The function took place in the NAEB complex where RFCC is built. The delegation was informed on how the coffee plant operates and relevant information was shared with them in a 30 min tour they had with a lead of Mr. Innocent Uwimana the managing Director of RFCC.

“This state-of-the-art roasting facility can produce 3,000kg of roasted coffee per day or more when additional shifts are added equivalent to 10% capacity of green coffee National production.” Innocent briefed the press.

For more information please visit – http://www.naeb.gov.rw/index.php?id=24&tx_ttnews%5Btt_news%5D=71&cHash=bbce0ac5cb3ffe4cc6a250d8a7430571

The price of coffee in the International market in the last six years has been rising and future projection that pricing will remain high is good news to our local farmers in Kenya.

Kenya coffee export revenues in 2009/2010 amounted to KES 16 Billion, according to statistics from the Coffee Board of Kenya, the industry’s regulator. In turn, coffee farmers earned as much as KES 140.00 a kilo, a return that has not been experienced in near past.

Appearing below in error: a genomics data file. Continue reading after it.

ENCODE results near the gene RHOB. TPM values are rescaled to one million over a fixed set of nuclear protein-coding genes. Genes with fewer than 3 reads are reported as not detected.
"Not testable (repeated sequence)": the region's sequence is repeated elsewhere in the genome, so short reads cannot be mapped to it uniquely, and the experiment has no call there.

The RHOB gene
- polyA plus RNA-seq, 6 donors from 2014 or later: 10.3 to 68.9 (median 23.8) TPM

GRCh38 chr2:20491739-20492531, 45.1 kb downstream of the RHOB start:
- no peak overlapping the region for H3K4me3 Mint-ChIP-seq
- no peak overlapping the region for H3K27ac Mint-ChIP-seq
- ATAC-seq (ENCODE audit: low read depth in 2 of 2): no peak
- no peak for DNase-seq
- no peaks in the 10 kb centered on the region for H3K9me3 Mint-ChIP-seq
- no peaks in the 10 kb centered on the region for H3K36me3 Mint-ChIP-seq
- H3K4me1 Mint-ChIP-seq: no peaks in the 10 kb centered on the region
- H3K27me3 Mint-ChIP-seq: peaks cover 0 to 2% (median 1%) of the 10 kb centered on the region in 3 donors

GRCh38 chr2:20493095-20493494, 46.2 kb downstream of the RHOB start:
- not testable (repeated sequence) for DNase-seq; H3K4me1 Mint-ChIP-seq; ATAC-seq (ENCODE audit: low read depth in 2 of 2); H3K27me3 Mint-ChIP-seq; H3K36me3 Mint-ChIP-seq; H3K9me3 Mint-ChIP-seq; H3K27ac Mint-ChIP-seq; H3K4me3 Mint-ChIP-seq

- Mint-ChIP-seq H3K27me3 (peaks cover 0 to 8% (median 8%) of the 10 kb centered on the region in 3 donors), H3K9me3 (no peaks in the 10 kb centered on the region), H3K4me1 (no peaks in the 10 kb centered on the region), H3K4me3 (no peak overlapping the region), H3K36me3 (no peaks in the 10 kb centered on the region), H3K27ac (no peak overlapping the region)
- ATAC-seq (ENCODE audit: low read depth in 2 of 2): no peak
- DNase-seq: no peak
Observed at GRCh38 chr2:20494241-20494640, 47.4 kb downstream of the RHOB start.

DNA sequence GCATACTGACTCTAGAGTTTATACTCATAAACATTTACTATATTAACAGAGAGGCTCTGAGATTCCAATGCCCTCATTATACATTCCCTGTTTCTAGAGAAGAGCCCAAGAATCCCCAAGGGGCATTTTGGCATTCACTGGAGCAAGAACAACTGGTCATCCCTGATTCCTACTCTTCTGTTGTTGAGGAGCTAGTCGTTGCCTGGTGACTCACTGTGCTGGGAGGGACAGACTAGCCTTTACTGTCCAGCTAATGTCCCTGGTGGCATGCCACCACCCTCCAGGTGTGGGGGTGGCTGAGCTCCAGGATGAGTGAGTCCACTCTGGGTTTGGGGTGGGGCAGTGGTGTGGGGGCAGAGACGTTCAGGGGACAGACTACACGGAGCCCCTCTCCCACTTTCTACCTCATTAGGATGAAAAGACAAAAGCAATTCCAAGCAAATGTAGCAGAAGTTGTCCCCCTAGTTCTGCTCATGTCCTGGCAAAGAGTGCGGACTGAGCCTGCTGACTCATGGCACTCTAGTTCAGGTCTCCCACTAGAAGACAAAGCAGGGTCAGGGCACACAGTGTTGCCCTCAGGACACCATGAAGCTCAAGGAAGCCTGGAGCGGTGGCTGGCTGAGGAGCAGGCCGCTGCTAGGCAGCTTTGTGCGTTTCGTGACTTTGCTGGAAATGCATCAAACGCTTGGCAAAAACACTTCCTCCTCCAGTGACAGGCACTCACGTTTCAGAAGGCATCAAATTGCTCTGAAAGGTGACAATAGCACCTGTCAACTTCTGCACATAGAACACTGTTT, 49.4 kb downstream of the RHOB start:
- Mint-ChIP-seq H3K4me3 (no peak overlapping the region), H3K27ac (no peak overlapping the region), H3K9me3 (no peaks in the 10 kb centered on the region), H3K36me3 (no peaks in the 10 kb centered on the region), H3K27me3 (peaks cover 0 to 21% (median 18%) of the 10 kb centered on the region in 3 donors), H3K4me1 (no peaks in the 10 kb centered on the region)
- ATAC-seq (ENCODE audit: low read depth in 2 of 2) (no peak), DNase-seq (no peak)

This is encouraging the farmers to up their production, while boosting the desire by farmers who had abandoned the sector as a result of poor returns to go back to coffee growing.

According to Dr. Romano M. Kiome, CBS, the Permanent Secretary in the Kenya’s Ministry of Agriculture, the full recovery of the Coffee Industry to its annual potential of 100,000 Metric tonnes would contribute an additional 1-2 percentage points to the growth of the economy, contributing to 6.5% of growth of the National GDP in 2011.